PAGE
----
The 50th anniversary of Dr. Martin Luther King, Jr.’s Poor People’s Campaign inspired the action behind the People’s Plan. In 1968, as part of the Campaign, Dr. King emphasized the need to demand “better jobs, better homes, and better education” to “make it very clear that [Poor People] are sick and tired of waiting for a better life.” The People’s Plan does just that with an intentional focus on preserving and producing affordable housing, right-to-stay and right-to-return ordinances, and tighter enforcement of environmental quality reviews.

People Organized in Defense of Earth and her Resources (PODER) is one of the organizations that helped draft the People’s Plan. Susana Almanza, the Director of PODER, noted that the Plan addresses the need to tackle displacement and affordable housing with immediacy instead of depending on CodeNEXT, the City’s new initiative that is set to revise the Land Development Code for the first time in 30 years.

Fred McGhee of Preserve Rosewood, a coalition of concerned citizens and volunteers fighting for the preservation of Rosewood Courts, was also integral to the creation of the People’s Plan. The Plan, according to McGhee, “is a first step and an interim measure…to establish more permanent, equitable housing solution(s) for low-income Austinites.” McGhee goes on to say that the People’s Plan will require significant political will and monetary support because “we must realize that equity isn’t free, it costs money.”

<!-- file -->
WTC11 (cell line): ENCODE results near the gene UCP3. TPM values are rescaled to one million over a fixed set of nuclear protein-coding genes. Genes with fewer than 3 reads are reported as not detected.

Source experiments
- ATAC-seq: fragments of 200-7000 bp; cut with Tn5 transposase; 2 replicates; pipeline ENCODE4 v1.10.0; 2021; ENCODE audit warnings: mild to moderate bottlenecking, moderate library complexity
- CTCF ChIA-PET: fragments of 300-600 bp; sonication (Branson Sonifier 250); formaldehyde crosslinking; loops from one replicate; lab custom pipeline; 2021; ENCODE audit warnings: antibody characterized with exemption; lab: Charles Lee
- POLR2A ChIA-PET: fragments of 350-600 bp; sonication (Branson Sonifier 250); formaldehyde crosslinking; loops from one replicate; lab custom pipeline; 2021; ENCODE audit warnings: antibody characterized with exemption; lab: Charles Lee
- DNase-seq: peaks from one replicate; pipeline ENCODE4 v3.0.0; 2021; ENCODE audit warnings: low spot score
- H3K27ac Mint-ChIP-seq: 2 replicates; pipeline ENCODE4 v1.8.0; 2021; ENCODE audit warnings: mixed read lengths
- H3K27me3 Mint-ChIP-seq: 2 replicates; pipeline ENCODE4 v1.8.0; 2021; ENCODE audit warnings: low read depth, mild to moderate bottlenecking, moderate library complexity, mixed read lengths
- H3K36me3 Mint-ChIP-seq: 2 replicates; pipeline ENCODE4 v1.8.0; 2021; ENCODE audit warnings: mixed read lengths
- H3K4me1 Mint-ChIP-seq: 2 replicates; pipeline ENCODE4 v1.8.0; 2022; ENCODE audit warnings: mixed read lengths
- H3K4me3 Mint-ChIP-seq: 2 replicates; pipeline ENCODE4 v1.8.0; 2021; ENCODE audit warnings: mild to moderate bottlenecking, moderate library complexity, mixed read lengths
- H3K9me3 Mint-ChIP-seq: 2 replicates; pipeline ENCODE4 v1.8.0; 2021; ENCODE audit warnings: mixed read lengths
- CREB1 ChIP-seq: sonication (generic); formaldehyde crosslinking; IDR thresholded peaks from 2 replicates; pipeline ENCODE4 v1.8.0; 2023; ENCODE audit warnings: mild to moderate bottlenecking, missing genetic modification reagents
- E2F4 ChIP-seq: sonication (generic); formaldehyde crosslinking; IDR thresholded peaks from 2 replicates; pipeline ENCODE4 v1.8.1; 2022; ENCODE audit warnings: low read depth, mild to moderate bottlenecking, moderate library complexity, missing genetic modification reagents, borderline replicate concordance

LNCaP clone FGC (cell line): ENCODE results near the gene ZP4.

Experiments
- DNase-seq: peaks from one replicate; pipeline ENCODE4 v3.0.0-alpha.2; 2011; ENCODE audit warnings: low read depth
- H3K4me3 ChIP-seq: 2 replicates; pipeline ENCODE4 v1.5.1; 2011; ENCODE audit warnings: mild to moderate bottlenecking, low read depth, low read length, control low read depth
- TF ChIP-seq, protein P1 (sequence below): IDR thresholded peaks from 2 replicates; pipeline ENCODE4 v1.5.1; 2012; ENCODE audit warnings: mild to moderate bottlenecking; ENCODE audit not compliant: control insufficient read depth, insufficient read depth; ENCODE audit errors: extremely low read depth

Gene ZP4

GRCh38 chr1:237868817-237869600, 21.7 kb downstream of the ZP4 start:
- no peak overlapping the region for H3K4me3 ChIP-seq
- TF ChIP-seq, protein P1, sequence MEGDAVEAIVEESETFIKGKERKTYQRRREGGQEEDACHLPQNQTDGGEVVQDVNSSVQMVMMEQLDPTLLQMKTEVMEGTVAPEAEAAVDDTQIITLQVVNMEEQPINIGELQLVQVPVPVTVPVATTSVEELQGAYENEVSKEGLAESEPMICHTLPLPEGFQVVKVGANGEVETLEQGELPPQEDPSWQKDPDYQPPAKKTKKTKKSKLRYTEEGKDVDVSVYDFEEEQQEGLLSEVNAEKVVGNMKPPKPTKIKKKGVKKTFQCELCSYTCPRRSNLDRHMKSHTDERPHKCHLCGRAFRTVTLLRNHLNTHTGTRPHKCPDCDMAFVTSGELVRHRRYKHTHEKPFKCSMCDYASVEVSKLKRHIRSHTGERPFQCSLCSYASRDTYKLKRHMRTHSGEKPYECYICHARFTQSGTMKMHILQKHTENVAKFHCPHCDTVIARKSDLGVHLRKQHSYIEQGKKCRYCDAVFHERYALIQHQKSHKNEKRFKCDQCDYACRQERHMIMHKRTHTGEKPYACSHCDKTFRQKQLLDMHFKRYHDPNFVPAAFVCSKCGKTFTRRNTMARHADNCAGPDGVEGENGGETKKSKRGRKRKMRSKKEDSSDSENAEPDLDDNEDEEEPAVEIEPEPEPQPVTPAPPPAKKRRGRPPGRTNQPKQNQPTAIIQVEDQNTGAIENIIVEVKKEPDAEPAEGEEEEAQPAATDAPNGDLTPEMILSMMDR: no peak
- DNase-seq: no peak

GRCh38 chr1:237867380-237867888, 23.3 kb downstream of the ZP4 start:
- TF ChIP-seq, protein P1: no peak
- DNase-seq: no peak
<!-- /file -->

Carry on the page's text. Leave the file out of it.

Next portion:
The Plan is a critical step in combatting race-specific displacement, rapid gentrification, and insufficient supply of affordable housing affecting East Austin. From 2000-2010, the 78702 zip code’s African American and Latinx population decreased by 66% and 33%, respectively, while the White population increased by 442% percent. Within this same period, according to Those Who Stayed: The Impact of Gentrification on Longstanding Residents of East Austin, a 2018 report by University of Texas at Austin’s Institute for Urban Policy Research and Analysis (IUPRA), Austin was the only major growing city in the country that experienced an absolute numerical decline in African Americans. This is an alarming fact considering this area was once deemed the Negro District, a direct outcome of Jim Crow era policies that allowed Austin’s city plan to restrict where African Americans could access housing, schools, and public services.